Under the general heading of Aging in Place, CMHC has compiled a number of resources on Accessible Housing and Adaptable Housing. Resources collected on the adaptable housing page include a detailed Flexible Housing guide and Flexible Housing Checklist.
“CMHC’s FlexHousing (TM),” it says here, “is an approach to home design, renovation and construction that is able to adapt and convert affordably as a household’s lifestyle and needs change.”
There’s a website devoted to aging in place called… yeah, aginginplace.com. Much of it seems inordinately devoted to selling products and I find it somewhat annoying. I’m not convinced that new appliances are the answer to all my life goals.
In fairness, though, it does have some useful content, like its “Top 10 Aging in Place Bathroom Fixes,” but annoyingly (again!) I can’t give you a direct link to that article, just a link to the “bathrooms” page on which it’s found.
The top 10 bathroom fixes are well thought out and include some features I haven’t already seen everywhere else. For instance:
- anti-scald controls
- a handheld shower head (noting specifically that the cord should be long enough to reach your feet while you’re seated on a bench)
- a wall-mounted sink because, if needed, a wheelchair can fit under it.
There may be a lot more good stuff there but it’s hard to survey because, annoyingly (have I mentioned it’s annoying?) there is no search box. If you feel like taking some time to browse, knock yourself out.
In honour of the 400th anniversary of Shakespeare’s birth last month, a Next Avenue blogger compiled his best quotes on aging.
There’s something to be said for Gratiano’s bring-it-on spirit in the first scene of Merchant of Venice, when he says “With mirth and laughter let old wrinkles come.” But IMHO they should have continued the quote to include the following lines:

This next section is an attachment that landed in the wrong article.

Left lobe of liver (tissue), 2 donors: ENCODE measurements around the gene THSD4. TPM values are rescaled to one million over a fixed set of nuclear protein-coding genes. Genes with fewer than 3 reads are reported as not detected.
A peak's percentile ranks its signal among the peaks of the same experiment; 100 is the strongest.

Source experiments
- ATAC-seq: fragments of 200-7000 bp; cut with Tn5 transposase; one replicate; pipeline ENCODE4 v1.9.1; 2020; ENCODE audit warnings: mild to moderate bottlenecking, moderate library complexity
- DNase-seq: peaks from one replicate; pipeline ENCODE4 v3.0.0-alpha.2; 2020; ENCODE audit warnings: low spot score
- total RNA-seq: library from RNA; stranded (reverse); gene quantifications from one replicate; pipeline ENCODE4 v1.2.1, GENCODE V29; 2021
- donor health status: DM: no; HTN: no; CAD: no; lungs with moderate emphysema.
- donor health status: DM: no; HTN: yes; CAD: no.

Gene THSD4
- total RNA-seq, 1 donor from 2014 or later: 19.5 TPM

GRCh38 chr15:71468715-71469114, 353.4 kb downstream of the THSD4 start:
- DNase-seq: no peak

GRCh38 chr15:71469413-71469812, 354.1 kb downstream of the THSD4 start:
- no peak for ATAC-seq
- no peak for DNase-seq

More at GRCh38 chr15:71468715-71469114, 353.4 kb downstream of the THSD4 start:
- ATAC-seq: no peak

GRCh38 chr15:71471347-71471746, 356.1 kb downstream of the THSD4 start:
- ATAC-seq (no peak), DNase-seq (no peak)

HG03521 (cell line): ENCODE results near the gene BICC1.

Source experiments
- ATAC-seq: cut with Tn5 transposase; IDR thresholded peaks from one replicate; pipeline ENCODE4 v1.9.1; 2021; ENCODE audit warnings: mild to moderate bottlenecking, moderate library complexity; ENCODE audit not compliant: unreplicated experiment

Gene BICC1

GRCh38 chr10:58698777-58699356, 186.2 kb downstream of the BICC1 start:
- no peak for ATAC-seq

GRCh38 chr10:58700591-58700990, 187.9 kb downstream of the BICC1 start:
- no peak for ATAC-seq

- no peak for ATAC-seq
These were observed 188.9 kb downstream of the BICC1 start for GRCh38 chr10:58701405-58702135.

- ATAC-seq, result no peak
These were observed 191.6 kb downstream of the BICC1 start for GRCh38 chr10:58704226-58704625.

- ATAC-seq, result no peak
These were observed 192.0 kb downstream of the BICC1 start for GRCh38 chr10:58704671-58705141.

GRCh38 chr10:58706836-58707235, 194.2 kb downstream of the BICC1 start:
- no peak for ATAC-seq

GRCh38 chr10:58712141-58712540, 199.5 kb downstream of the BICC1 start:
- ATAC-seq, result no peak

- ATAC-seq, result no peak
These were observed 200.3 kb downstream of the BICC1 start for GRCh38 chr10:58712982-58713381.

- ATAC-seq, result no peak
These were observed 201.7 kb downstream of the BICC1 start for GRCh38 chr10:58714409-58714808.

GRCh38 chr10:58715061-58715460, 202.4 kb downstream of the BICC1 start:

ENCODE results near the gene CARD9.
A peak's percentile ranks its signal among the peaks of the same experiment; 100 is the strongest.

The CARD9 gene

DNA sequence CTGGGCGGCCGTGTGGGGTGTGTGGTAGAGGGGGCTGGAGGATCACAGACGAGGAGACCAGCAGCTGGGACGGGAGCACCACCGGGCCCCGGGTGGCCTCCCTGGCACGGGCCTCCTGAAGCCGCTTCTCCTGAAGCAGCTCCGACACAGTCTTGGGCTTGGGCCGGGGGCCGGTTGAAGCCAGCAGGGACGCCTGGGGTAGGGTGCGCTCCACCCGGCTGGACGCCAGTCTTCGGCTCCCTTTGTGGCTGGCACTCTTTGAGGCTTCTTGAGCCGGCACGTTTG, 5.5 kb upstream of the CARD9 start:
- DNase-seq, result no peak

And let my liver rather heat with wine
Than my heart cool with mortifying groans.
But for sheer joie de vivre, you can’t beat Adam in As You Like It: “Though I look old, yet I am strong and lusty.”
A CMHC pamphlet called Accessible Housing by Design—Lifts and Residential Elevators takes an astonishing 12 pages to lay out some pretty basic information, but it does contain this useful tip:
To make your dollars go further, consider buying from a company that sells refurbished equipment. Residential lift and elevator equipment is frequently recycled, providing a reliable, cost-effective and environment-friendly solution.
Of course the phrase “universal design” sounds to me as if it should come equipped with a universal translator. But no, it’s a growing school of design conventions intended to making buildings as functional as possible from a wide variety of perspectives.
Universal design embodies seven principles, including:
1. Equitable use
This principle focuses on providing equitable access for everyone in an integrated and dignified manner. It implies that the design is appealing to everyone and provide an equal level of safety for all users.
2. Flexibility in use
This principle implies that the design of the house or product has been developed considering a wide range of individual preferences and abilities throughout the life cycle of the occupants.
The seven principles are included in an appendix to a CMHC pamphlet on Accessible Housing by Design.
Some of the ways universal design principles play out in practice include:
- ensure at least one entrance to the home is step-free and under cover
- use lever style door handles and faucets, which are easier to use
- design doorways 36 inches wide, hallways at least 42 inches wide, to ensure ease of movement.
A rolling list of news items related to co-housing across the country.
NOTE: This type of item is no longer reported here. For occasional news about co-housing developments, visit our Facebook page.